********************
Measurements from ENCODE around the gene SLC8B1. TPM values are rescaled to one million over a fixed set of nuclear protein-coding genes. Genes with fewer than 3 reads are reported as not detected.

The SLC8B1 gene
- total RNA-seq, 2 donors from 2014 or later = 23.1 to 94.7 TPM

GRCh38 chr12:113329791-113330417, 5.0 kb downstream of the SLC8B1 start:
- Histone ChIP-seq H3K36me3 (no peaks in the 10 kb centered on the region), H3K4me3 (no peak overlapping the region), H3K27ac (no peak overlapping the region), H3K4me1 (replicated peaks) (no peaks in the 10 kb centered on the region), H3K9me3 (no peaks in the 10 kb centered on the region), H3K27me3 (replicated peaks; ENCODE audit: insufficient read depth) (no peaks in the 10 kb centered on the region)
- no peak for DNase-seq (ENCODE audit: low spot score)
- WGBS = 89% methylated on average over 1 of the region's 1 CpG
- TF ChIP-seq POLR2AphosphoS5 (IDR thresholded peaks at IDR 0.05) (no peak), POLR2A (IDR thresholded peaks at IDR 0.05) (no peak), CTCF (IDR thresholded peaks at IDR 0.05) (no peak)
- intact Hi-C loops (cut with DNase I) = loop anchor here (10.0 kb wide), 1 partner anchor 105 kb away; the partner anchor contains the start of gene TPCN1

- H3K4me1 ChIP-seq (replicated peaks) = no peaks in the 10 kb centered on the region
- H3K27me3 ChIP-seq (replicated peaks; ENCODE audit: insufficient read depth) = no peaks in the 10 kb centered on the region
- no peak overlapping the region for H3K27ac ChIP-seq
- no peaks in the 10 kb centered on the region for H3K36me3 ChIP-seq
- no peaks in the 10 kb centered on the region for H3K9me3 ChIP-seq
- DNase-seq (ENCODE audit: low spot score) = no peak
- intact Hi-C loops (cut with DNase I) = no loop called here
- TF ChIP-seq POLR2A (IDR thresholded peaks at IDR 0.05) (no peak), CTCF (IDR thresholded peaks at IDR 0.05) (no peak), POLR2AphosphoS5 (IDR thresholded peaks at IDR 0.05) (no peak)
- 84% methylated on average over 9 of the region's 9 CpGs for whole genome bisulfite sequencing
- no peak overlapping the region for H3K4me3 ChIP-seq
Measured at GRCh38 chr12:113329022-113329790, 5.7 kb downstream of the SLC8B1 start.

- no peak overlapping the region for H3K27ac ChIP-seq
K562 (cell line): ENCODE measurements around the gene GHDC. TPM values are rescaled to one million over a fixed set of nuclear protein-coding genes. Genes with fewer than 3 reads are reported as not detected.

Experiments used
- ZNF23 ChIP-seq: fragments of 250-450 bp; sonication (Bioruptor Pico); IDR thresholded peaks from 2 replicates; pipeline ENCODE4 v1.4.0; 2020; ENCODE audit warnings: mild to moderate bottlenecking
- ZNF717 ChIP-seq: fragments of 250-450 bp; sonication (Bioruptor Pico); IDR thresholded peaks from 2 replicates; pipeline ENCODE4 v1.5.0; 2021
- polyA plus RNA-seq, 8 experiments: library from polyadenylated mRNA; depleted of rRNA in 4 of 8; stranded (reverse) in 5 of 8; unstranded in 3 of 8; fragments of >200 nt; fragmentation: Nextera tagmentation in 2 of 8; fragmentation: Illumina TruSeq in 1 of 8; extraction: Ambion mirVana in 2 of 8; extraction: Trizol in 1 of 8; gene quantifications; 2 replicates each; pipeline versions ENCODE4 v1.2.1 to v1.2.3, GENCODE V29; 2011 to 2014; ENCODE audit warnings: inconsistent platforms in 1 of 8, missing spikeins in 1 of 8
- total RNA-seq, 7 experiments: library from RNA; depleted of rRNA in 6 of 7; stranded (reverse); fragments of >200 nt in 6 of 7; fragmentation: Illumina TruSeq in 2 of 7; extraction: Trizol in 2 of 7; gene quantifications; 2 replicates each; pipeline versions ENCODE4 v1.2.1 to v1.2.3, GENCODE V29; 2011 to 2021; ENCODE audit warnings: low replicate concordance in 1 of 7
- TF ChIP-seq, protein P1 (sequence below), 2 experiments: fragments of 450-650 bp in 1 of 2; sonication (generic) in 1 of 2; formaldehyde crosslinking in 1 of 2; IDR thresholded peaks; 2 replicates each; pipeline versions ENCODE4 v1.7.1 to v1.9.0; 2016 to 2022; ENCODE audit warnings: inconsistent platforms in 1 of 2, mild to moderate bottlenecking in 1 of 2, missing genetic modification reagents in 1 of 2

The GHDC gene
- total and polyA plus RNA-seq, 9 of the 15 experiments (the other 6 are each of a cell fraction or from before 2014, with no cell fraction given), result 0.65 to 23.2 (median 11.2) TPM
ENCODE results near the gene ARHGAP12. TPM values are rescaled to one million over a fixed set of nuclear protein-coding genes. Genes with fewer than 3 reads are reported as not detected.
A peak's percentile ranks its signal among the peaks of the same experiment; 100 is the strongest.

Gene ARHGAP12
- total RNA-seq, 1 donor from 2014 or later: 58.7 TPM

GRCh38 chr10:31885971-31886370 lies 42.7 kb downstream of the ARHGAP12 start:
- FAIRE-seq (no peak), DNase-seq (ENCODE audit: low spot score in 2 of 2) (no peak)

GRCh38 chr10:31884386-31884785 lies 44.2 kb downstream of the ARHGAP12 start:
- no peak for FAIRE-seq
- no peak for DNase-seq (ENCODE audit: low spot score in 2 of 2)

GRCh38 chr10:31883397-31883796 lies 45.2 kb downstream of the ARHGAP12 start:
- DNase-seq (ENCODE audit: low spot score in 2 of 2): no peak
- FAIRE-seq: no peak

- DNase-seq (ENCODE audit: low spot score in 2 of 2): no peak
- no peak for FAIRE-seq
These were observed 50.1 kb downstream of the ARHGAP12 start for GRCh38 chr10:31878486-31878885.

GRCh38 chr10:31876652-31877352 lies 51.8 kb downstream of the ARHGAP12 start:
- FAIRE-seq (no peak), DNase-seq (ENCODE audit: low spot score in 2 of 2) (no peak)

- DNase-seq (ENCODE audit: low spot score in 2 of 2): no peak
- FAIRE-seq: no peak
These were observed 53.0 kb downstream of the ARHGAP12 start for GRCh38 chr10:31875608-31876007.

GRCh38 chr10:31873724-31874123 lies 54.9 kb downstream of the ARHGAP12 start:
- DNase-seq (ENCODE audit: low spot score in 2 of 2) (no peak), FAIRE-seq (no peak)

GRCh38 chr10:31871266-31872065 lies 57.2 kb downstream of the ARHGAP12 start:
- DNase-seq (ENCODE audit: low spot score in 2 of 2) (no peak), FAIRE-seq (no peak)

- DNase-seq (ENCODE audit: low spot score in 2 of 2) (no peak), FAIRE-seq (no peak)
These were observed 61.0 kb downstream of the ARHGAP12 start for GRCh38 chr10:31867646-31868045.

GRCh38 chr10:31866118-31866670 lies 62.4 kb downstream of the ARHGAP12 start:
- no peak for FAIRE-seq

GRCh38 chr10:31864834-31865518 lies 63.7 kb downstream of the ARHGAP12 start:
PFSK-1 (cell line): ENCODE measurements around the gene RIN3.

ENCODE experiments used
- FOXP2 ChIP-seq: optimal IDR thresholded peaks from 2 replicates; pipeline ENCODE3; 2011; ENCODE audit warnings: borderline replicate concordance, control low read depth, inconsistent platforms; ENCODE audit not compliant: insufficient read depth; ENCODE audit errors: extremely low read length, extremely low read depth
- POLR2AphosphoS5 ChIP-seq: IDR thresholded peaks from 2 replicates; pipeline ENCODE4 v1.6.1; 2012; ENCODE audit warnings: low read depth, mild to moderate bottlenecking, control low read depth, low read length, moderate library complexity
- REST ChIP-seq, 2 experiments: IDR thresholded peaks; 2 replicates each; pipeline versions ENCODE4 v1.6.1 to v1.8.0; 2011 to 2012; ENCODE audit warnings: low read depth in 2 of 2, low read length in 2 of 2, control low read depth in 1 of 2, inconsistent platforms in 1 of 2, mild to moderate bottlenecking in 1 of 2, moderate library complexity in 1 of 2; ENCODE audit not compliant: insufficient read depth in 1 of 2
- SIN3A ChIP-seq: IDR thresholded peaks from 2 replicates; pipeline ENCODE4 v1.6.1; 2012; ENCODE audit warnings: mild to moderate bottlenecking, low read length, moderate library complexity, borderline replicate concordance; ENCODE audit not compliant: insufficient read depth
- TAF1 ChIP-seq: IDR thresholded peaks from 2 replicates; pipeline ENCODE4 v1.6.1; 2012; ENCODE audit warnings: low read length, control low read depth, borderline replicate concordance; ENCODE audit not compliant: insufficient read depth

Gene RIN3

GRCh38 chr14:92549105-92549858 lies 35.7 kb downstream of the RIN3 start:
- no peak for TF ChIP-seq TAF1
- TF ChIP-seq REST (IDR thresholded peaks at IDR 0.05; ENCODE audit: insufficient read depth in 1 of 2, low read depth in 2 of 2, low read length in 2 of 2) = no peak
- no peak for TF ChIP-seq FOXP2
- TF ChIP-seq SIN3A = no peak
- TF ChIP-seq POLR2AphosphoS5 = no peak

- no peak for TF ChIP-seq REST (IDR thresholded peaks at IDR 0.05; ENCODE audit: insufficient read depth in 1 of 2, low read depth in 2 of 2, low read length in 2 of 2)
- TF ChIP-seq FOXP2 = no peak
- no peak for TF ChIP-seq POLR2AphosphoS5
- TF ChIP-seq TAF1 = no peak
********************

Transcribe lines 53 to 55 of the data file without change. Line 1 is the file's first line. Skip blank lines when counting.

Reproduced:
GRCh38 chr10:31871266-31872065 lies 57.2 kb downstream of the ARHGAP12 start:
- DNase-seq (ENCODE audit: low spot score in 2 of 2) (no peak), FAIRE-seq (no peak)

- DNase-seq (ENCODE audit: low spot score in 2 of 2) (no peak), FAIRE-seq (no peak)